top of page

"What Should Feminists Want from a Conception of Autonomy?" An Essay by Serene J. Khader

White house on hill

From The Philosopher, vol. 108, no. 4 ("What is We?").

If you enjoy reading this, please consider becoming a patron or making a small donation.

We are unfunded and your support is greatly appreciated.

Teen girls in sub-Saharan Africa have trouble completing school because “they are unable to negotiate and make decisions about their live and bodies” (Relebohile Moletsane). In Vietnam, it is because they “have little space to exercise their agency and imagine new futures” and are unable to “imagine expressing their own opinions” (Nicola Jones and colleagues).

Claims like these have become a staple of our storytelling about women in the global South. According to the familiar narrative, poverty, culture, and gender inequality prevent women from making decisions about their lives. Because of this, our stories continue, we should be sceptical about the status of women’s beliefs and choices. If someone has been socialized to accept their fate and has limited options, we wonder whether they “really” make choices at all.

There is a version of this line of thinking that is innocuous, or even liberatory, and one that is dangerous. A passage from Melinda Gates’ recent bestseller on women’s empowerment, The Moment of Lift: How Empowering Women Changes the World, straddles the line:

A low self-image and oppressive social customs are inner and outer versions of the same force. But the link between the two gives outsiders the key to change. If a girl can change her view of herself, she can change the culture that keeps her down. But it is not something most girls can do on their own. They need support.

If Gates’ point is that poor women facing oppressive situations could often use material, and even moral, support she is clearly right. But the talk of low self-image and outsiders suggests that she intends something more. Gates seems to say that because poor women and girls have been encouraged to view themselves as having lesser worth, they need outsiders to help them develop the “right” view of themselves. The broad idea that elements of a person’s existing self-image can be a barrier to her making feminist change in her society is, on its own, uncontroversial. But the stronger version of this view in which the desires of poor women can be ignored or overridden because they do not know what is good for them is both controversial and potentially harmful. Development practice that has ignored women’s desires has served to increase their (already exhausting) labour burdens, their economic vulnerability, and their vulnerability to violence. In the case of girls’ early school leaving (a practice that undoubtedly drives and expresses gender inequality), interventions that ignore the perspectives of poor women and girls end up targeting the wrong issues, as when they fail to see that the real issue is violence at school or that marriage promises more economic security than school. They can thus cause genuine harm by, for example, denying girls who leave school access to microcredit and other social programs.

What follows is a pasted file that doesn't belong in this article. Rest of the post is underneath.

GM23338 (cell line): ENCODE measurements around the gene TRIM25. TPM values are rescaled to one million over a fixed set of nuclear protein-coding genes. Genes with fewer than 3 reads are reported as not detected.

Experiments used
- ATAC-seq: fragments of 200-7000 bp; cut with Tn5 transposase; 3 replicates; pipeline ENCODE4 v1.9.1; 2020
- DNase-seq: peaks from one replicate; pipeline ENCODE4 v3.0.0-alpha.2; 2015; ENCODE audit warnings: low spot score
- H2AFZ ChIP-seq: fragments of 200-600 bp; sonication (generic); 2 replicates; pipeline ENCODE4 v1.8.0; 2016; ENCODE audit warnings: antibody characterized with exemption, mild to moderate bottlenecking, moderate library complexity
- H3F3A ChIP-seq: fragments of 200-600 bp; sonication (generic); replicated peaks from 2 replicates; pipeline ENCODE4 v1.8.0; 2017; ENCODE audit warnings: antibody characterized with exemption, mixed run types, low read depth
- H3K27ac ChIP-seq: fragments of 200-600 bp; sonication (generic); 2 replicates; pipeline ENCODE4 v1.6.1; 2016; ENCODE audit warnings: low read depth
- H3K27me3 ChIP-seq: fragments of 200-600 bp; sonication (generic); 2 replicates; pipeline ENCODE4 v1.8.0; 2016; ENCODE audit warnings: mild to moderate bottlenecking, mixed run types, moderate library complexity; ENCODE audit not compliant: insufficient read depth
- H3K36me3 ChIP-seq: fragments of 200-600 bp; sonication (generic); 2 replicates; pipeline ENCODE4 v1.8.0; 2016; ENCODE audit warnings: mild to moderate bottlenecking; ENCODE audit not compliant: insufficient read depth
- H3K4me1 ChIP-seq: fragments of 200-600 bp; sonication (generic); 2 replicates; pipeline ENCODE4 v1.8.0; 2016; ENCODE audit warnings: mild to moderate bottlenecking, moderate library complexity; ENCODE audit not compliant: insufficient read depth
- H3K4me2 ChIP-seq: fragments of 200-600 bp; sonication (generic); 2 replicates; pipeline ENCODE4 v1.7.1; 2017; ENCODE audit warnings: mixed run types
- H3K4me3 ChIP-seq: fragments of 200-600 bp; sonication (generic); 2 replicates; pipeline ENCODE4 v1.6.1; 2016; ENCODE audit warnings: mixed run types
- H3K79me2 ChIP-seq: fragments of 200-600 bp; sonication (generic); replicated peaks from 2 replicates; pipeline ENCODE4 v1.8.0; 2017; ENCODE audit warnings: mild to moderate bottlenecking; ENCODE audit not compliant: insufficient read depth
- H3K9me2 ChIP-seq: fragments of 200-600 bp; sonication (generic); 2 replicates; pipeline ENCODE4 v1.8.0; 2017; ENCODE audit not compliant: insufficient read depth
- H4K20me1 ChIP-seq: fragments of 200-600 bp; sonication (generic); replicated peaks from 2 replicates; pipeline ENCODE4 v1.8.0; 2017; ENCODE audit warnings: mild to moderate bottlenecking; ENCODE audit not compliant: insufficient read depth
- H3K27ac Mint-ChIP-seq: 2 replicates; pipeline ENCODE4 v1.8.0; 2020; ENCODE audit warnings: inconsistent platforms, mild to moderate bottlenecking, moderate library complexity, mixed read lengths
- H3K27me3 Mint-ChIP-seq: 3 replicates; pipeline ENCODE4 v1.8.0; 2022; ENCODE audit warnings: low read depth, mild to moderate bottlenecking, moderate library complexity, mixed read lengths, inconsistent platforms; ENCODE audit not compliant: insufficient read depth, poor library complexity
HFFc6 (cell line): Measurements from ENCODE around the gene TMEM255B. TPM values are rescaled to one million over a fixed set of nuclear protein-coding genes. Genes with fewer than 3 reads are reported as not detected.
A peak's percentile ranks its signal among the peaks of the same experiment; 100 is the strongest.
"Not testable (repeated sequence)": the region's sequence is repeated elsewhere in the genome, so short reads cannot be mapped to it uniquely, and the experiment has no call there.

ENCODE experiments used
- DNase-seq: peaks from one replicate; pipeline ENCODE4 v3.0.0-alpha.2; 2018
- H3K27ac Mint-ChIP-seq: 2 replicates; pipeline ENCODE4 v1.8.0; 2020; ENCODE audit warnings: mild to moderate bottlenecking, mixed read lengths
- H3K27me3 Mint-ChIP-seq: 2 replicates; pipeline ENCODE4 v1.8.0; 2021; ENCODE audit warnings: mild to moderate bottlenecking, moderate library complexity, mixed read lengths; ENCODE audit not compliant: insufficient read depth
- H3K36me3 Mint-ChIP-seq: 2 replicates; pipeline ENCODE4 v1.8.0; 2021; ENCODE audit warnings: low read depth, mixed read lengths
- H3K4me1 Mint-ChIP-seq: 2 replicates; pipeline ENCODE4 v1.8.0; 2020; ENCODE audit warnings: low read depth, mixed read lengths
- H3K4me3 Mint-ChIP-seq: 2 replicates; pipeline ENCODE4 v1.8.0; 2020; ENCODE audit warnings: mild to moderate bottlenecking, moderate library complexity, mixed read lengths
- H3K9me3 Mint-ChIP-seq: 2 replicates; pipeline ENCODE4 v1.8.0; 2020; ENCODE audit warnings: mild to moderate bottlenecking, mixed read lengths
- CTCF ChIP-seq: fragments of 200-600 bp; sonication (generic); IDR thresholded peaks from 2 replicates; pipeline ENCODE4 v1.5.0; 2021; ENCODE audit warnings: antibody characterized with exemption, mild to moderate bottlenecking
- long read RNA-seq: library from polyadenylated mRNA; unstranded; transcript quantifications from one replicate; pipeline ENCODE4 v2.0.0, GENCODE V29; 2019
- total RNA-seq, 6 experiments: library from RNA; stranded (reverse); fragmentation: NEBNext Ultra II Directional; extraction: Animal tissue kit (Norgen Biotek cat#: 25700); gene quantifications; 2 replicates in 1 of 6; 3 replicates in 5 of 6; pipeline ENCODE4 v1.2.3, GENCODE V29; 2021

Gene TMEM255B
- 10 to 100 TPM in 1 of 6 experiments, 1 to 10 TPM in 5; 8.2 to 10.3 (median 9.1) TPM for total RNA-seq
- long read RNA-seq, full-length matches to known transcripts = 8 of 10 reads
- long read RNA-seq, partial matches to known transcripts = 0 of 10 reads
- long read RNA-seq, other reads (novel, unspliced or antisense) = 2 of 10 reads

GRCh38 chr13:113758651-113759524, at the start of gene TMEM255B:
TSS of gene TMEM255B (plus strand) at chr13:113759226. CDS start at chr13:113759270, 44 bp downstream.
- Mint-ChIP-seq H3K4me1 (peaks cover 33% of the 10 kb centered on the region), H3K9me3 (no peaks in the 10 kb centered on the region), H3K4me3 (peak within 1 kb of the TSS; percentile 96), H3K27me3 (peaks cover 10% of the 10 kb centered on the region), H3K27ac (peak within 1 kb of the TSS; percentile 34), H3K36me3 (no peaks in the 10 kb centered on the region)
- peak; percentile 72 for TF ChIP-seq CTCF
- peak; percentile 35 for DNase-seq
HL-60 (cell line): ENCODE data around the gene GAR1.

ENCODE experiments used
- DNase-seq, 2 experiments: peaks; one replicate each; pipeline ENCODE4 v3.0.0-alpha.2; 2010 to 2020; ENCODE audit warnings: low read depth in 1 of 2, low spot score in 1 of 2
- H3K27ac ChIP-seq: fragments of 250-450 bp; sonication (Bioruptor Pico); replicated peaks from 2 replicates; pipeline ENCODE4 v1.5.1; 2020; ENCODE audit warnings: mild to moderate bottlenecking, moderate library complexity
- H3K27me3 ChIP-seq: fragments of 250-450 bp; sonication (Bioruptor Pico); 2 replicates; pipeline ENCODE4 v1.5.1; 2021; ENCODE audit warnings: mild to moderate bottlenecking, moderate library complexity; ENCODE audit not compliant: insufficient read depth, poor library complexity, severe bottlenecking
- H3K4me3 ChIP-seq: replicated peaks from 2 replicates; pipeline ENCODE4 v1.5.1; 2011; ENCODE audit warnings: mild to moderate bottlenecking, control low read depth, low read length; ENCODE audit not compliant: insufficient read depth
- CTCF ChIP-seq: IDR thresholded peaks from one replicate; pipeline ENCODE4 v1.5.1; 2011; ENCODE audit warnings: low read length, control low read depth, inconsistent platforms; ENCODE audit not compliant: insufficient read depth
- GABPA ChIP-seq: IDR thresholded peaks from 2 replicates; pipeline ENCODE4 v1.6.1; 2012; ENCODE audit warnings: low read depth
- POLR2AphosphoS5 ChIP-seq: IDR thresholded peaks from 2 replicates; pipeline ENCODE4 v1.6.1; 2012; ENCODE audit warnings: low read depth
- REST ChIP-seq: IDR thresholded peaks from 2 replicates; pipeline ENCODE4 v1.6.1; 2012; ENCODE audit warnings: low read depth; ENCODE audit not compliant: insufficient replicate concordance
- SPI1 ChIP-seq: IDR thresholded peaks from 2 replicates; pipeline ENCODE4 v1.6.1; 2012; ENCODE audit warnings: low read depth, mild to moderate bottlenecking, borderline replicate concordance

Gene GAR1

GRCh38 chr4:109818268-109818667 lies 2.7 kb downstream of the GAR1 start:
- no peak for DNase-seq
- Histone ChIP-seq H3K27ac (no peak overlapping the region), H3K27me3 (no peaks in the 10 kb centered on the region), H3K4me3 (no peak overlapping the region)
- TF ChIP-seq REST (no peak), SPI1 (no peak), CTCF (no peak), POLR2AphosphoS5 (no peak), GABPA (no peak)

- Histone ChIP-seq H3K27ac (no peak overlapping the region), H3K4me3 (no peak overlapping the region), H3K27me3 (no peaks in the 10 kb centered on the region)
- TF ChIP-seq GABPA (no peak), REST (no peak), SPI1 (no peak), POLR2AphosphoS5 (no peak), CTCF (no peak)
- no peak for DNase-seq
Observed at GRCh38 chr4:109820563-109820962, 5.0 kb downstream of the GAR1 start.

In what follows, I will tell the story of how feminists came to define autonomy “relationally” and explain the perverse political prescriptions that can result.

Perhaps surprisingly, whether we are committed to the perilous view or the more neutral one hangs on how we define a philosophical concept. Simply put, if we think that the state of being subject to oppression is a state of lacking autonomy – as language about agency, decision-making, and limited self-concepts inclines us to do – we are likely to come out thinking that poor women are bad judges of what should happen to them. Yet, perhaps surprisingly, feminists have favoured redefining autonomy in just this way. In what follows, I will tell the story of how feminists came to define autonomy “relationally” and explain the perverse political prescriptions that can result.


Autonomy ascriptions carry with them judgments about the moral status of persons and preferences. Immanuel Kant, the philosopher whose work made autonomy central to liberal thought and practice, believed both that morality consisted in autonomous decision-making and that “the entire fair sex” was incapable of it. Kant’s remark was sexist, but focusing on his personal sexism would minimize the fact that the cultural coding of autonomy as a masculine value, and its colonial associations with the “Enlightenment of the West,” remain ubiquitous in Western culture. When we imagine an autonomous person, we almost invariably imagine someone independent and “rational”, as well as someone who rejects the straits of culture and tradition. Women, who are no strangers to dependency, have instead often become experts in navigating relationships, as well as reading and responding to emotions. Much of women’s dependency has undoubtedly been caused by injustice, but it seems an androcentric idealization to view dependency and actions influenced by the emotions as devoid of moral significance. As Eva Feder Kittay has observed, dependency is an ineluctable part of human life, and care is a key engine of all human societies. As anyone who has ever been cared for while sick or listened to by an empathetic friend can attest, connection and responsiveness have value.